6. Update your CV and use the correct format
If you have spent 10+ years building the perfect CV, and now you have to boil it down to two pages with a specific font and font size, this won’t be your favourite activity. But you are making it easier for the evaluators to understand what you know and what you can do – and you don’t want to annoy the sacred evaluators.
In this case, it could be smart to adapt your boiled-down CV to the competences required in your project. It may take some time, but in the process you will forcefully evaluate your CV according to your project’s competence requirements. And if you are still uncertain about what to prioritise, ask an experienced colleague for input.
7. Let others read through your project proposal
Input from your peers is some of the most valuable input you can get in the process of writing a project proposal. And by this, we mean input from outside your core project team. Naturally, your research group should be part of this process, but researchers from other fields and administration can also provide different perspectives and help to improve your project proposal.
Also, if you are an experienced applicant, involve your junior colleagues. This can get you fresh input unsoiled by the tunnel vision of academia, but will also help increase the competence and scientific understanding of PhD students, research assistants, and others with less experience than you. Sharing is caring.
8. Don’t aim for a last-minute submission
If you have made this mistake once, you will never do it again. Don’t aim for a last-minute submission – not even a last-hour submission.
If the application portal allows you to, submit every time you update your draft.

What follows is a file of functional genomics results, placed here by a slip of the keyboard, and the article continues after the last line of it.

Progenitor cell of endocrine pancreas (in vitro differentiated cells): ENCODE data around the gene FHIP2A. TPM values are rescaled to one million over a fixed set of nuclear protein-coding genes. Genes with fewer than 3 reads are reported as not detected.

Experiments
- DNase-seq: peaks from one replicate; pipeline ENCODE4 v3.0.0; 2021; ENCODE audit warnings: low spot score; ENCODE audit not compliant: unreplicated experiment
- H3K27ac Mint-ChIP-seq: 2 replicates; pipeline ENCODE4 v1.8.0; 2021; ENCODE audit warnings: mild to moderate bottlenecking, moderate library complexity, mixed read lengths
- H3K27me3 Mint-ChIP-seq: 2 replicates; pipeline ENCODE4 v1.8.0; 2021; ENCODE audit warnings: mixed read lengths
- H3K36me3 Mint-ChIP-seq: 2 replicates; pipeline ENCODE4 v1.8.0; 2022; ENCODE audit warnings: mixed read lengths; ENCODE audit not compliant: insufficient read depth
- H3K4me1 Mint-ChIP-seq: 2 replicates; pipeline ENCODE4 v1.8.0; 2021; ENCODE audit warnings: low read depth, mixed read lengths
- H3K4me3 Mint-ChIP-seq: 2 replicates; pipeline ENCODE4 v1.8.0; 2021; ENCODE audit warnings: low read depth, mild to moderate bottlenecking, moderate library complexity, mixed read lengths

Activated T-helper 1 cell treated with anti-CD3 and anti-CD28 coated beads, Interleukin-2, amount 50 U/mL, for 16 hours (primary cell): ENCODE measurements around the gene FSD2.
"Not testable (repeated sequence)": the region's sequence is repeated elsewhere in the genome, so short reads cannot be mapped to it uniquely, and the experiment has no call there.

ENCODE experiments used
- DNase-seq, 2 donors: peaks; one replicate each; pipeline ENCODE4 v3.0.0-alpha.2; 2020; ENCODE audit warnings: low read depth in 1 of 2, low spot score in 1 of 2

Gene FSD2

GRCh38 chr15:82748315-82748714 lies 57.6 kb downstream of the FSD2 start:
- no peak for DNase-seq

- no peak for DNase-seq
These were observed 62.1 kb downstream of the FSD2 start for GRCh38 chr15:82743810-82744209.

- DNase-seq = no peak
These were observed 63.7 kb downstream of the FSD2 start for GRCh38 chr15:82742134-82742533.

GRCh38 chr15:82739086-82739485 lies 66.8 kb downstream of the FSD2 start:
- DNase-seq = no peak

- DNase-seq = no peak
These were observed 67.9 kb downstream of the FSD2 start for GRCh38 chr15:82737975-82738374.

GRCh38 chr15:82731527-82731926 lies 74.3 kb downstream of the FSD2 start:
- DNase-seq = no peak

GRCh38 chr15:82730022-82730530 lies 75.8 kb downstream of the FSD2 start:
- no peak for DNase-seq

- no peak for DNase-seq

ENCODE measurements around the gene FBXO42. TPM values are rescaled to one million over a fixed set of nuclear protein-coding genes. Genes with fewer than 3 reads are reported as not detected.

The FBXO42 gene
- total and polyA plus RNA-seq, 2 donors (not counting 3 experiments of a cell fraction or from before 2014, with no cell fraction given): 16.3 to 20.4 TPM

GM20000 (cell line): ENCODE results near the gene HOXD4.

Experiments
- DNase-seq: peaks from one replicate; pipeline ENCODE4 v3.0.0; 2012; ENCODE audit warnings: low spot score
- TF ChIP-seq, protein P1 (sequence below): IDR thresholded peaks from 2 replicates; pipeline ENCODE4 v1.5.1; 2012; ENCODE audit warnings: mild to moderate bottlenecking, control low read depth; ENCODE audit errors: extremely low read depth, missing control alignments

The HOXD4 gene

9. Take the evaluator’s feedback into consideration
Naturally, you would take all the feedback you get in the project-development phase into consideration.
But after submission and evaluation, you will most often also receive feedback from the evaluators of your potential funder. This is very valuable feedback, and should be a starting point when you continue to develop your project.
The harsh truth that few talk about is that a project proposal is rarely accepted on first submission, but you can’t avoid the truth by skipping the first submission.
When you have submitted once, much of the work has already been done. You have a developed an idea (point 1), and thus you have a head start on everybody who hasn’t started early (point 3).
To summarise, applying for project funding is teamwork, and teamwork can take time. All you learn and your experiences should be shared with the people around you – not only your project core team, but also at your department and in the Nordic network. Only in this way we can collectively increase the project competence within media and communication research in the Nordics. It is not done in a jiffy, but is absolutely possible with a bit of long-term thinking and persistency.
Photo by Glenn Carstens-Peters via Unsplash.